The Russian, East European and Eurasian Studies Program presents Nadieszda Kizenko, Professor of History, University of Albany; Yale ISM Fellow, on “Showing secret words: the representation of sacramental confession in Orthodox Russia and Ukraine”
In its emphasis on the spoken word, the rite of sacramental confession seems to resist visual representation. In Orthodox Christian Russia and Ukraine as in the rest of Europe, confession tends to appear in literature more often than it does in images. But there are some exceptions. This lecture looks at how confession was depicted in frescoes of the Last Judgment, illustrations of the seven sacraments, and intercessory icons. Because confession in the Russian empire was a legal requirement as well as a religious one, it also examines the political context of its representations. Late imperial images of convicted criminals refusing confession gave way to even more critical representations after the revolutions of 1917—and re-emerged and changed after the fall of communism, in forms ranging from porcelain figurines to Maidan photographs to memes.
Lunch at 12:30pm ET, talk at 1:00pm ET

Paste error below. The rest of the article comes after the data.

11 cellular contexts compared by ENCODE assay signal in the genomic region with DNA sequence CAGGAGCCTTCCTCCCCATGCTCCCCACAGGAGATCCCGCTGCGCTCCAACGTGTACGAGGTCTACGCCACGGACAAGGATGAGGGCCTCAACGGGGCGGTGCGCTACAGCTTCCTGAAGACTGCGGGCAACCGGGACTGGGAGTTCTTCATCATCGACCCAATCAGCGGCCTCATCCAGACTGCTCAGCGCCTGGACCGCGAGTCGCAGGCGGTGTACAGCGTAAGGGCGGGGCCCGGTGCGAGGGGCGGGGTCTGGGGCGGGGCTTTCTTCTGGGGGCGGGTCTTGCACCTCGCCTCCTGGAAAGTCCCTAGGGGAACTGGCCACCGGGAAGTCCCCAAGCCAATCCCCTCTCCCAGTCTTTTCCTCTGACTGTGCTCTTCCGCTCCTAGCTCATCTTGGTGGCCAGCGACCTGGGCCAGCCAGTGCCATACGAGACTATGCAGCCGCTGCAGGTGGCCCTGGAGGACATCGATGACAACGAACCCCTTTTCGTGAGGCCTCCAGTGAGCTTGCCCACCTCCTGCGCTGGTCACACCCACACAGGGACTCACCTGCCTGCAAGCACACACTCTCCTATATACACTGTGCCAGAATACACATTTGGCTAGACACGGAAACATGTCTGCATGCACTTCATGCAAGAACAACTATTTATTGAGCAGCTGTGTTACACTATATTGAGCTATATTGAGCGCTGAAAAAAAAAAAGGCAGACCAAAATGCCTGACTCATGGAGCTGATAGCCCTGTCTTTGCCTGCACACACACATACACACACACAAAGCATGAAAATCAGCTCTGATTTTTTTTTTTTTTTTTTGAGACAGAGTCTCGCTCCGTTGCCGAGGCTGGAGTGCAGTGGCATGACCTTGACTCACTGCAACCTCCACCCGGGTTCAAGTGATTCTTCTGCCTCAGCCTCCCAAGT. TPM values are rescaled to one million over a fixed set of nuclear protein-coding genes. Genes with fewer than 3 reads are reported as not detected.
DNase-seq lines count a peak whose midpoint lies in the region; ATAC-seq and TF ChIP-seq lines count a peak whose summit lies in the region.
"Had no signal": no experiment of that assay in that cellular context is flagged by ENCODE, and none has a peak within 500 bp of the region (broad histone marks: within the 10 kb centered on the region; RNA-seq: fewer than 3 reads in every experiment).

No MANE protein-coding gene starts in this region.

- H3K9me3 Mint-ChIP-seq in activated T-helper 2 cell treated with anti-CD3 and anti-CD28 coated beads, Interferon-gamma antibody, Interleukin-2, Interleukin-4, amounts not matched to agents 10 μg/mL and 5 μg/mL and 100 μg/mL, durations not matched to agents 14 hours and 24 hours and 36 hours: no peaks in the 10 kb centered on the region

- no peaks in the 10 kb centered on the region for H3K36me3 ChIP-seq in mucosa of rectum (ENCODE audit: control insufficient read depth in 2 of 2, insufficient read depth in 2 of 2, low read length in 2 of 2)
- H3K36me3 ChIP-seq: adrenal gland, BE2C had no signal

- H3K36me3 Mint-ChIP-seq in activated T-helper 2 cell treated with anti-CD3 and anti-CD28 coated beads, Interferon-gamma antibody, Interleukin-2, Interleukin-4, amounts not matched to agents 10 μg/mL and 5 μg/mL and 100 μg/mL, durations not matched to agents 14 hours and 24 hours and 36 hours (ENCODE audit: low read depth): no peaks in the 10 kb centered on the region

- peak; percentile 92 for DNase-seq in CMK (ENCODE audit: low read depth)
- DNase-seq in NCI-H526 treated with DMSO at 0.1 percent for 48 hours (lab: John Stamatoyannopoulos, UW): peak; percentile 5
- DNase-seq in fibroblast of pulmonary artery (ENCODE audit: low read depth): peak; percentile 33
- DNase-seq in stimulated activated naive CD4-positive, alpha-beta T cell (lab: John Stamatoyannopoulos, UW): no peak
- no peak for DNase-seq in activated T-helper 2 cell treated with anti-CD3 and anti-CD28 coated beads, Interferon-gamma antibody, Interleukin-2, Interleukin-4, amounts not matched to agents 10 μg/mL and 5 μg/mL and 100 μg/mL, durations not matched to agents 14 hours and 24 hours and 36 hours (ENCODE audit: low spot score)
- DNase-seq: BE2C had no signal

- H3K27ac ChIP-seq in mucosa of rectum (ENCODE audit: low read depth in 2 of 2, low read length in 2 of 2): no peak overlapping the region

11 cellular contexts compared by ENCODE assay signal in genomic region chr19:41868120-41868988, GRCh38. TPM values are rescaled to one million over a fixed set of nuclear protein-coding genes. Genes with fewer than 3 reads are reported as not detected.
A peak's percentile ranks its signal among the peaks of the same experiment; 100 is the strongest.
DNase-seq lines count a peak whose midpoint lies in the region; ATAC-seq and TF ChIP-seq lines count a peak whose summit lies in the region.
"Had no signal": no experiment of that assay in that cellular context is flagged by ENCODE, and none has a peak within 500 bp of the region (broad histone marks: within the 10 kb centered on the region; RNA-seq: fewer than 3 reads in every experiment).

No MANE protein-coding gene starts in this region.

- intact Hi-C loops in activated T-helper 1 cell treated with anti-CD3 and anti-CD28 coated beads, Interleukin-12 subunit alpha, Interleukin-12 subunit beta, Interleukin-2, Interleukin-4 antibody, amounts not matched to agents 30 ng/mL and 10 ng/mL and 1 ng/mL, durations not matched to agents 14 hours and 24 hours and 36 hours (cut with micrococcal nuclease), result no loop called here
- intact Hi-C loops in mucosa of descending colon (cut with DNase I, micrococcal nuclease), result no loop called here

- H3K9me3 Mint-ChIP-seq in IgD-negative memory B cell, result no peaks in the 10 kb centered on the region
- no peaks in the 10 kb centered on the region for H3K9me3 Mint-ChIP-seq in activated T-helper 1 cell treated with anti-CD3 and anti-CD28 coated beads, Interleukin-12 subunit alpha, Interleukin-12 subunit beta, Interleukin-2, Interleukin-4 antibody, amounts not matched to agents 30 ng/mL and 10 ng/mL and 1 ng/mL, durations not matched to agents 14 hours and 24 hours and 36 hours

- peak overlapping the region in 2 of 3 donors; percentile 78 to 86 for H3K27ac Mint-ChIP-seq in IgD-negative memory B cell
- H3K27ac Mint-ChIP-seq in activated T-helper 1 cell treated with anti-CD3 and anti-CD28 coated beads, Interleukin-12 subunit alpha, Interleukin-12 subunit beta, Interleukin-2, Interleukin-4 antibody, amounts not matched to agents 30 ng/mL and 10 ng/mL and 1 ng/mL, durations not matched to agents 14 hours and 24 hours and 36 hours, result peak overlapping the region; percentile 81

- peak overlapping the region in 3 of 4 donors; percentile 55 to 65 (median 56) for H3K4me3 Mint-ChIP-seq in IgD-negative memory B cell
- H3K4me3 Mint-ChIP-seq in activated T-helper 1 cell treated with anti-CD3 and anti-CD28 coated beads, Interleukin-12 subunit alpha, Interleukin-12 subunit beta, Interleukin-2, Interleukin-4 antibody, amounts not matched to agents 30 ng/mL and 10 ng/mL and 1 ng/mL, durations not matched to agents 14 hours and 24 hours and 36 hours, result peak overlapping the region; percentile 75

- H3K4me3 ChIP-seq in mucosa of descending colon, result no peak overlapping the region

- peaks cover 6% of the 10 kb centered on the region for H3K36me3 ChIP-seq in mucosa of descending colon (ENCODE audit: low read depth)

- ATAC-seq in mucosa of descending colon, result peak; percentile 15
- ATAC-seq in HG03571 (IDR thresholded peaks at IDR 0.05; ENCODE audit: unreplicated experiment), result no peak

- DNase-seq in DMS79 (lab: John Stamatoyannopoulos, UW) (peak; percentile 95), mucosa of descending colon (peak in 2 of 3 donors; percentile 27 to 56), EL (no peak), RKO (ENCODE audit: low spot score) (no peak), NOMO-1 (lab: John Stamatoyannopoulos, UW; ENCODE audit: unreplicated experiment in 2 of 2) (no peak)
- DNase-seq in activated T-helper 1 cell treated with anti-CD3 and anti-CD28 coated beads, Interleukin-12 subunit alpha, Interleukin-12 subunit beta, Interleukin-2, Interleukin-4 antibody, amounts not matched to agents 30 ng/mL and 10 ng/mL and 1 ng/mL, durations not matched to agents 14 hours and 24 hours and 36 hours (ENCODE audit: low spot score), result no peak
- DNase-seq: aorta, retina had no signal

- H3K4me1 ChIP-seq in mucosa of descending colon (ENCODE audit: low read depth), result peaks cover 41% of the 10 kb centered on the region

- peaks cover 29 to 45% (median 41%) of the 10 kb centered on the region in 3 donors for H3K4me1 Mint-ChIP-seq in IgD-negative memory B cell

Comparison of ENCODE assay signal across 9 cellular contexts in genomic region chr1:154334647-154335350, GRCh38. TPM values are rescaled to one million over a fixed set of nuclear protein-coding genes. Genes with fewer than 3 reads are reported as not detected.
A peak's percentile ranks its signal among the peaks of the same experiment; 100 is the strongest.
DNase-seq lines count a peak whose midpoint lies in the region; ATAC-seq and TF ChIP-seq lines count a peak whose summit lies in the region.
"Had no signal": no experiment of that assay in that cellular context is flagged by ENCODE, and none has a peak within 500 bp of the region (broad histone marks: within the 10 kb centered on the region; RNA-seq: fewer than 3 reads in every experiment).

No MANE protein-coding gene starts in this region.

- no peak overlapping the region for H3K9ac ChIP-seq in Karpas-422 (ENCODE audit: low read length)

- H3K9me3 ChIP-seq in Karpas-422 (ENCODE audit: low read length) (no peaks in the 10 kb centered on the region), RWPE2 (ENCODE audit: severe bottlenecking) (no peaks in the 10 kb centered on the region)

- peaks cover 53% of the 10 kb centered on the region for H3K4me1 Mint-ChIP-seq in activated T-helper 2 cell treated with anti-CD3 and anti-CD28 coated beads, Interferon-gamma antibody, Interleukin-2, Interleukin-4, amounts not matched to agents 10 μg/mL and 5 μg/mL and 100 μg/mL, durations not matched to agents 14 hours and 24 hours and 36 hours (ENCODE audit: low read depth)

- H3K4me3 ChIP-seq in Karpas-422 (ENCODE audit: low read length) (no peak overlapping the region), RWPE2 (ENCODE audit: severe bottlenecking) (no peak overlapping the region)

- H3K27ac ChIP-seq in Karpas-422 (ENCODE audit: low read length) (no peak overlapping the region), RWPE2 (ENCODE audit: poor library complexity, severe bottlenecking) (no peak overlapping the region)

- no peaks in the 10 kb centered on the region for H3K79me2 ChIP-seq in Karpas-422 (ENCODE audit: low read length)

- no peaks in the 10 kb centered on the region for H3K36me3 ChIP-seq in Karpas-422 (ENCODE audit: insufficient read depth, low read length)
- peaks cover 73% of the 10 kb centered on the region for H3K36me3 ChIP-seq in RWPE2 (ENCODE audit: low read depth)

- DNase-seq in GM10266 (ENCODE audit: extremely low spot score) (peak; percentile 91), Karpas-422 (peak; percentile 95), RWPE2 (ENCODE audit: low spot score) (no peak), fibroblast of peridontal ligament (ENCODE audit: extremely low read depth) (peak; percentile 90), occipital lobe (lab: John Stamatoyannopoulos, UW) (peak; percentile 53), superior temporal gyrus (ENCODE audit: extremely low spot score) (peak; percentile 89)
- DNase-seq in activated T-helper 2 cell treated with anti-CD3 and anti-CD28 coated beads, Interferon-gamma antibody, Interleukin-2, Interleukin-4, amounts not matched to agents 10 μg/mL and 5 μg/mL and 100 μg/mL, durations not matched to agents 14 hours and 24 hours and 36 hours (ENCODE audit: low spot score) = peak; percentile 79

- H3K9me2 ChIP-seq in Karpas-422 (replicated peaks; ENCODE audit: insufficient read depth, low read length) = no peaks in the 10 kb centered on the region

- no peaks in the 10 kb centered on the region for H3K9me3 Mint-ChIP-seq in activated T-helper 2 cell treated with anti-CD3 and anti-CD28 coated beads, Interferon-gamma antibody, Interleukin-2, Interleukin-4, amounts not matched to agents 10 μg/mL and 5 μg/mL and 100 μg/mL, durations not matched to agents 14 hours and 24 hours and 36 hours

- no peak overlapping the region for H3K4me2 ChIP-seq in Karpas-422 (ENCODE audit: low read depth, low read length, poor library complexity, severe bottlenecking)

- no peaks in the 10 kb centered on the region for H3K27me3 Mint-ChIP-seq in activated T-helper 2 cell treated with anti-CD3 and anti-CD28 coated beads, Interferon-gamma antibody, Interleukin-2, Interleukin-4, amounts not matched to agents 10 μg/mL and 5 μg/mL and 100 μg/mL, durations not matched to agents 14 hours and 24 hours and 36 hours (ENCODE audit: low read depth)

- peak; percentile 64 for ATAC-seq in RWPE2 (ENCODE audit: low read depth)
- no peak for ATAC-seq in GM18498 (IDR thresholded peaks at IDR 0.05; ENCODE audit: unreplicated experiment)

Location: HQ, Rm 136, 1st fl, 320 York St.
Part of the European & Russian Studies Community Lunch Seminar Series
BIO: Nadieszda Kizenko researches and teaches Russian history, with a focus on religion and culture. She explores the history of Orthodox Christianity, saints’ lives as a historical source, lived religion, political liturgy, women’s written confessions, and depictions of religion in film. Her first book, A Prodigal Saint: Father John of Kronstadt and the Russian People (Penn State University Press, 2000) examined the cult of a charismatic priest whose cult spanned the late nineteenth and twentieth centuries. A Russian edition appeared as “Святой Нашего Времени: о. Иоанн Кронштадтский и русский народ» (Novoe Literaturnoe Obozrenie, 2006). Her history of confession in Russia spanning four centuries, Good for the Souls: A History of Confession in the Russian Empire, was published with Oxford University Press in 2021. She has now begun a new project exploring the intersection of women, devotional practice, and writing.
Prof. Kizenko’s courses and seminars cover Russian history, East European history, religion and film, and European history in general. Recent dissertations supervised by Prof. Kizenko include: “Science and Culture on the Soviet Screen: Russian and Member Republic Biographical Films during the Early Cold War, 1946-1953,” “Promiscuous Pioneers of Morality: The Code of Ethics of a Secret Service Functionary in Communist Poland as Set by Law and Practice, 1944—1989,” “Sacrifice in the Name of Sacred Duty: The Representation of the Decembrist Wives in Russian Culture, 1825-Present,” and “Striving for Salvation: Margaret Anna Cusack, Sainthood, Religious Foundations and Revolution in Ireland, 1830-1922.”